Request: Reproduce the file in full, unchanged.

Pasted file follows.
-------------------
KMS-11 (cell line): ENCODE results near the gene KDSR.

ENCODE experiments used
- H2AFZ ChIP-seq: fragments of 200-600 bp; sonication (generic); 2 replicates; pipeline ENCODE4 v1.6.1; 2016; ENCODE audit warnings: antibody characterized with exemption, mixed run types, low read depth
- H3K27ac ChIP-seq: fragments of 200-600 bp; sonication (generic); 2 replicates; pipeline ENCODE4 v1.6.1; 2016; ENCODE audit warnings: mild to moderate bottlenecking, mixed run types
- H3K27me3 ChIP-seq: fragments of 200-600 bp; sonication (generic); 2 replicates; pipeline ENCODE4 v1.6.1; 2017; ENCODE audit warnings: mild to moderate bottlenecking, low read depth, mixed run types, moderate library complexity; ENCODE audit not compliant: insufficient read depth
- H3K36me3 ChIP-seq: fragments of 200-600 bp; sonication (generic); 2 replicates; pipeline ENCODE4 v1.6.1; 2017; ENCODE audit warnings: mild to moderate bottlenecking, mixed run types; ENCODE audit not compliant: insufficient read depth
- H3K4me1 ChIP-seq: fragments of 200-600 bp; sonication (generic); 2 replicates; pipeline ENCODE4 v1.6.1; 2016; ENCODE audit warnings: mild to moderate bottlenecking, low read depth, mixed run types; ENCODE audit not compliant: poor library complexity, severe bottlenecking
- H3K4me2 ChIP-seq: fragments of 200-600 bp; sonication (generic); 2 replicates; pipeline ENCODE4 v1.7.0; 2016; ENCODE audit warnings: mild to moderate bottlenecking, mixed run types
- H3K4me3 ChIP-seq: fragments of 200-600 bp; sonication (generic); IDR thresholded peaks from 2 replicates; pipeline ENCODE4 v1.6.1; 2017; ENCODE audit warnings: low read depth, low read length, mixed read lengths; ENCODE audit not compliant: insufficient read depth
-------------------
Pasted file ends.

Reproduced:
KMS-11 (cell line): ENCODE results near the gene KDSR.

ENCODE experiments used
- H2AFZ ChIP-seq: fragments of 200-600 bp; sonication (generic); 2 replicates; pipeline ENCODE4 v1.6.1; 2016; ENCODE audit warnings: antibody characterized with exemption, mixed run types, low read depth
- H3K27ac ChIP-seq: fragments of 200-600 bp; sonication (generic); 2 replicates; pipeline ENCODE4 v1.6.1; 2016; ENCODE audit warnings: mild to moderate bottlenecking, mixed run types
- H3K27me3 ChIP-seq: fragments of 200-600 bp; sonication (generic); 2 replicates; pipeline ENCODE4 v1.6.1; 2017; ENCODE audit warnings: mild to moderate bottlenecking, low read depth, mixed run types, moderate library complexity; ENCODE audit not compliant: insufficient read depth
- H3K36me3 ChIP-seq: fragments of 200-600 bp; sonication (generic); 2 replicates; pipeline ENCODE4 v1.6.1; 2017; ENCODE audit warnings: mild to moderate bottlenecking, mixed run types; ENCODE audit not compliant: insufficient read depth
- H3K4me1 ChIP-seq: fragments of 200-600 bp; sonication (generic); 2 replicates; pipeline ENCODE4 v1.6.1; 2016; ENCODE audit warnings: mild to moderate bottlenecking, low read depth, mixed run types; ENCODE audit not compliant: poor library complexity, severe bottlenecking
- H3K4me2 ChIP-seq: fragments of 200-600 bp; sonication (generic); 2 replicates; pipeline ENCODE4 v1.7.0; 2016; ENCODE audit warnings: mild to moderate bottlenecking, mixed run types
- H3K4me3 ChIP-seq: fragments of 200-600 bp; sonication (generic); IDR thresholded peaks from 2 replicates; pipeline ENCODE4 v1.6.1; 2017; ENCODE audit warnings: low read depth, low read length, mixed read lengths; ENCODE audit not compliant: insufficient read depth